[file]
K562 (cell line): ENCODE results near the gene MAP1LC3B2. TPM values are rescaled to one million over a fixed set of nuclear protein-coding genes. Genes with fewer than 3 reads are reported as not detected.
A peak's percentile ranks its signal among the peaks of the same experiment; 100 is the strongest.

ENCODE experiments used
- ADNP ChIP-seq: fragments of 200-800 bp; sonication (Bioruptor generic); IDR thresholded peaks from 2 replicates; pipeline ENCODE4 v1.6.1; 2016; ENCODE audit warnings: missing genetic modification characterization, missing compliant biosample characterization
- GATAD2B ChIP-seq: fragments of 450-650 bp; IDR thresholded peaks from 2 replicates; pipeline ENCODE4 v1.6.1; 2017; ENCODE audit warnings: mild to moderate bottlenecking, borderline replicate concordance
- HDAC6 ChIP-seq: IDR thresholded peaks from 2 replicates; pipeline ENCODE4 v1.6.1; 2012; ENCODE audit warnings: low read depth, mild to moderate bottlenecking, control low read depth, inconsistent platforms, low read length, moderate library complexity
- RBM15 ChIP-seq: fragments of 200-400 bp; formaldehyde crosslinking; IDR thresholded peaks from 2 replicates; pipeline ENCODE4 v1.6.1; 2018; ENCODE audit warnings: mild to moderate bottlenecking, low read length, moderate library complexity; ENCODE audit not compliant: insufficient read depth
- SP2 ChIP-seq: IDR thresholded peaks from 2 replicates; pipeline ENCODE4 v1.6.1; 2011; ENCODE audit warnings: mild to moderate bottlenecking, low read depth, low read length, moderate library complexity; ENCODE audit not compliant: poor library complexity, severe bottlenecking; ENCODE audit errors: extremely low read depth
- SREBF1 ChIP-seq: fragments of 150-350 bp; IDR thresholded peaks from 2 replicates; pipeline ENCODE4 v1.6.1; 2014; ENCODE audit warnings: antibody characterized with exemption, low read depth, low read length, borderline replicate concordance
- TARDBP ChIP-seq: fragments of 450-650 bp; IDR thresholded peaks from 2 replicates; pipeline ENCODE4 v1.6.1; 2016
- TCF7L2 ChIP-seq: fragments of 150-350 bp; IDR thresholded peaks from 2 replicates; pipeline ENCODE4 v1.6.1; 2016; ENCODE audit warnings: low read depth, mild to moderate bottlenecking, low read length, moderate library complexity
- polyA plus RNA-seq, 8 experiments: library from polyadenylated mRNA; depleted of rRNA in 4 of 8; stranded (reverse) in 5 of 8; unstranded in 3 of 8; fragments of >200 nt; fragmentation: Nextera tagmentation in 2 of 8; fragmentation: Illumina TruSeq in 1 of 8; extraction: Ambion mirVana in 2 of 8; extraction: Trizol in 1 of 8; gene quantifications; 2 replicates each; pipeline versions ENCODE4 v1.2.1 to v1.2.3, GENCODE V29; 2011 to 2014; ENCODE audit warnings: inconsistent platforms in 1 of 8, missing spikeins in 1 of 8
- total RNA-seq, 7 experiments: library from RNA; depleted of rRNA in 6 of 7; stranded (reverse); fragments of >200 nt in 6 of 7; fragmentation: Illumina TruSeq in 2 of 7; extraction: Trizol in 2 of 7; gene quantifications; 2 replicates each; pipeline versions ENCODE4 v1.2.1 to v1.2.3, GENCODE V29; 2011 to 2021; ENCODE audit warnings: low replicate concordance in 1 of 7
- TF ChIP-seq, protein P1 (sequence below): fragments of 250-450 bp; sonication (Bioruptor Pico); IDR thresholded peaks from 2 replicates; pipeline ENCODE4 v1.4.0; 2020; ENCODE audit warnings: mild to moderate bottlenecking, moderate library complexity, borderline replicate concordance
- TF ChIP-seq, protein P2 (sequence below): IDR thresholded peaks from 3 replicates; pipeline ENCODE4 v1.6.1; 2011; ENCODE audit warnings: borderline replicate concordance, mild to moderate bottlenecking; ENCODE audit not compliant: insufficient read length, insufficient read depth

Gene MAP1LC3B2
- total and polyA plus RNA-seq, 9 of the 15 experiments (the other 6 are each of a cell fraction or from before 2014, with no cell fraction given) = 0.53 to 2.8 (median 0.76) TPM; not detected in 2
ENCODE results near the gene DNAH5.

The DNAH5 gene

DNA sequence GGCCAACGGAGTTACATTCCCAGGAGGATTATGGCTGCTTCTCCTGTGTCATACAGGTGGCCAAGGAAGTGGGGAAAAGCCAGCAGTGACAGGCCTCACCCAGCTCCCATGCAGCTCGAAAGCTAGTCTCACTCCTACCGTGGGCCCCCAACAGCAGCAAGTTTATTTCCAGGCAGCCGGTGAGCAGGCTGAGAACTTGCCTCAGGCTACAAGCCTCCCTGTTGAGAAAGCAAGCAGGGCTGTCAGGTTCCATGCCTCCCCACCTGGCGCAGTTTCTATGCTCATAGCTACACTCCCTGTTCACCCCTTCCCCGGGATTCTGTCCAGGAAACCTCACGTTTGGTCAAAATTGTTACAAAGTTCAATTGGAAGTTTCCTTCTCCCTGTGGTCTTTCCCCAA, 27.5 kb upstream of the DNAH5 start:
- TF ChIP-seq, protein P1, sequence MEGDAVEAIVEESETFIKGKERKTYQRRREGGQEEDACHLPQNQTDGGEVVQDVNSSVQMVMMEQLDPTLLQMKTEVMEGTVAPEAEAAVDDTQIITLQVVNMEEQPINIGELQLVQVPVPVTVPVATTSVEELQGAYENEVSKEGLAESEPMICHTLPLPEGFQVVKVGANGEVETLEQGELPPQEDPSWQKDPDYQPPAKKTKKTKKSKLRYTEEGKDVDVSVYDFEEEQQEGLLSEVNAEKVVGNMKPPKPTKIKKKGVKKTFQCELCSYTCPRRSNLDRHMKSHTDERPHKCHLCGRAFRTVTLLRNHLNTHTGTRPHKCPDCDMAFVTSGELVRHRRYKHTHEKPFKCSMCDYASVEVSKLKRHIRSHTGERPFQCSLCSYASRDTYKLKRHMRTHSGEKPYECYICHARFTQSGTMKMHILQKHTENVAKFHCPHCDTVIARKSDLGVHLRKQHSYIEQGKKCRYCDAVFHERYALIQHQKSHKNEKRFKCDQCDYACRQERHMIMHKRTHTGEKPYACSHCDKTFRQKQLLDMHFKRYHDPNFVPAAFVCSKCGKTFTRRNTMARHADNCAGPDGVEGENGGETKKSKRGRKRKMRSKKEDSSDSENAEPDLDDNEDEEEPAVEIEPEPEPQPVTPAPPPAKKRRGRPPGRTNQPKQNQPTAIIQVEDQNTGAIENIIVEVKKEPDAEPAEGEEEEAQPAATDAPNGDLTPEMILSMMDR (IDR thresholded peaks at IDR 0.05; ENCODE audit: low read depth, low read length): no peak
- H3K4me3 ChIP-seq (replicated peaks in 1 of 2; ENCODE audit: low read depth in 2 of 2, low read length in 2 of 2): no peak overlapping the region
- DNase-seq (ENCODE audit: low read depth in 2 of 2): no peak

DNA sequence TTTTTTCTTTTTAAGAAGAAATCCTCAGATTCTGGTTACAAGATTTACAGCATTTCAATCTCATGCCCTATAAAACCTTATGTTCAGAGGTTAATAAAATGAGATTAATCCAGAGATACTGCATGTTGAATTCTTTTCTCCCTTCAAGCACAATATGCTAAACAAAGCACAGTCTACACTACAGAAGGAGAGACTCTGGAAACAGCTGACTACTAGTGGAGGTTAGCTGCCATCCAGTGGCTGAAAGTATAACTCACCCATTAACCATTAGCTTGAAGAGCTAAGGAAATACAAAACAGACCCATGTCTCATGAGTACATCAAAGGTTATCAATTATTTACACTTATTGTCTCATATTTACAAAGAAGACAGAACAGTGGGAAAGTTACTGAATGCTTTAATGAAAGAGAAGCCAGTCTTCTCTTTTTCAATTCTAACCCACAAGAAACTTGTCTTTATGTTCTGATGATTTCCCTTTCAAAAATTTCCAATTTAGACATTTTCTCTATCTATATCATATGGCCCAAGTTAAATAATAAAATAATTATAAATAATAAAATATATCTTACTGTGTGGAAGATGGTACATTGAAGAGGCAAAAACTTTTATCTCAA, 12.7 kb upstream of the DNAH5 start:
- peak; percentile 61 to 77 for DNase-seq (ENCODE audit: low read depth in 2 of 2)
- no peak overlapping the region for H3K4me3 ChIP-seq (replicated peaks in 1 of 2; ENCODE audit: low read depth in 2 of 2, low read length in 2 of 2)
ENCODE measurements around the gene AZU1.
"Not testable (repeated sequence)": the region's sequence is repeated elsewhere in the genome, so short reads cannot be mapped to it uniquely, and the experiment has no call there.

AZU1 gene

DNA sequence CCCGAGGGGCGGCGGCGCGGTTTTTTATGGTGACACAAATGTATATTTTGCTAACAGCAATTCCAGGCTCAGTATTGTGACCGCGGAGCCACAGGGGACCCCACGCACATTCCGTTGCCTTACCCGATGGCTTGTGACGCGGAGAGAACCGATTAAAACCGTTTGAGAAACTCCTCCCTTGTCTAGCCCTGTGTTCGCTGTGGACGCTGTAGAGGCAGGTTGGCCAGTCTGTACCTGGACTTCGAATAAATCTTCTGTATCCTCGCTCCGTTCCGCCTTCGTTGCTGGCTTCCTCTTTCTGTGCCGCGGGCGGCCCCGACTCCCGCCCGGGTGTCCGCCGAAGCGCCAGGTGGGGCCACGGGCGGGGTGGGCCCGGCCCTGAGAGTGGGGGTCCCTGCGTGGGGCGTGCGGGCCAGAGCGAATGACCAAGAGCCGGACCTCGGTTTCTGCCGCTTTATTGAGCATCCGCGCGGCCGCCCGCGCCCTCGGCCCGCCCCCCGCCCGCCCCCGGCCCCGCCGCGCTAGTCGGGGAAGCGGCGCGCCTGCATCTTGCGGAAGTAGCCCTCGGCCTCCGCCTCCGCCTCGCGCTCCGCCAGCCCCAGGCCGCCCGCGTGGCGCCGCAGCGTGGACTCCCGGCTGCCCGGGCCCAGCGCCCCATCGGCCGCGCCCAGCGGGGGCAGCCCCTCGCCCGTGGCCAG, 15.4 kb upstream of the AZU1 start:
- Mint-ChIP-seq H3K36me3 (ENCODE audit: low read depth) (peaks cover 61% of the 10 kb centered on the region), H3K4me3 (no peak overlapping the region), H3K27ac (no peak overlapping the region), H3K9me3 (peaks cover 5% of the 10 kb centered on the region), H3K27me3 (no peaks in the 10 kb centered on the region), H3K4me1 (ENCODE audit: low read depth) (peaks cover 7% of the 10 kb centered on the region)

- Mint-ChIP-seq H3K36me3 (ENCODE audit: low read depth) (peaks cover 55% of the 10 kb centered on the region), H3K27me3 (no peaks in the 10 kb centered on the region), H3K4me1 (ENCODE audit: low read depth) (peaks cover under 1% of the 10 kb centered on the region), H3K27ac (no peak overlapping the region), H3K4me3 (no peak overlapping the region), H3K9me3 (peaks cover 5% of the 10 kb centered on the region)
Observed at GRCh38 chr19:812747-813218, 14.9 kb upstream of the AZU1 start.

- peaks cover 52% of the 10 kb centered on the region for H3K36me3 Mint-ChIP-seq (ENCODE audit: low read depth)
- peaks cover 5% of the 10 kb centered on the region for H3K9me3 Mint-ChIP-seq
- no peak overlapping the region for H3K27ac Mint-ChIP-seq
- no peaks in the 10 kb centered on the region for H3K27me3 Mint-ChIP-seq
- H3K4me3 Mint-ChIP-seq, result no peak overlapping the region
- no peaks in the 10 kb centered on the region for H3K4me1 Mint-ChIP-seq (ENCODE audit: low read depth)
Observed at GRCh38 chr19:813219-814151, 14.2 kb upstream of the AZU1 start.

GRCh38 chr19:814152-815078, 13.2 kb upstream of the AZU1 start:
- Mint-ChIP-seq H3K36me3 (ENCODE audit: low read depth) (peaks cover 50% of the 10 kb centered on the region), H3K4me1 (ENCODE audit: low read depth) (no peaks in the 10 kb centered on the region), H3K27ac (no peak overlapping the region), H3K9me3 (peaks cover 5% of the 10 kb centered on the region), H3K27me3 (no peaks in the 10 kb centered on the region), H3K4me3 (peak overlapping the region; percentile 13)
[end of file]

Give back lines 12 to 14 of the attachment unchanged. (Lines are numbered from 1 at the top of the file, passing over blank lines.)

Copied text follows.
- polyA plus RNA-seq, 8 experiments: library from polyadenylated mRNA; depleted of rRNA in 4 of 8; stranded (reverse) in 5 of 8; unstranded in 3 of 8; fragments of >200 nt; fragmentation: Nextera tagmentation in 2 of 8; fragmentation: Illumina TruSeq in 1 of 8; extraction: Ambion mirVana in 2 of 8; extraction: Trizol in 1 of 8; gene quantifications; 2 replicates each; pipeline versions ENCODE4 v1.2.1 to v1.2.3, GENCODE V29; 2011 to 2014; ENCODE audit warnings: inconsistent platforms in 1 of 8, missing spikeins in 1 of 8
- total RNA-seq, 7 experiments: library from RNA; depleted of rRNA in 6 of 7; stranded (reverse); fragments of >200 nt in 6 of 7; fragmentation: Illumina TruSeq in 2 of 7; extraction: Trizol in 2 of 7; gene quantifications; 2 replicates each; pipeline versions ENCODE4 v1.2.1 to v1.2.3, GENCODE V29; 2011 to 2021; ENCODE audit warnings: low replicate concordance in 1 of 7
- TF ChIP-seq, protein P1 (sequence below): fragments of 250-450 bp; sonication (Bioruptor Pico); IDR thresholded peaks from 2 replicates; pipeline ENCODE4 v1.4.0; 2020; ENCODE audit warnings: mild to moderate bottlenecking, moderate library complexity, borderline replicate concordance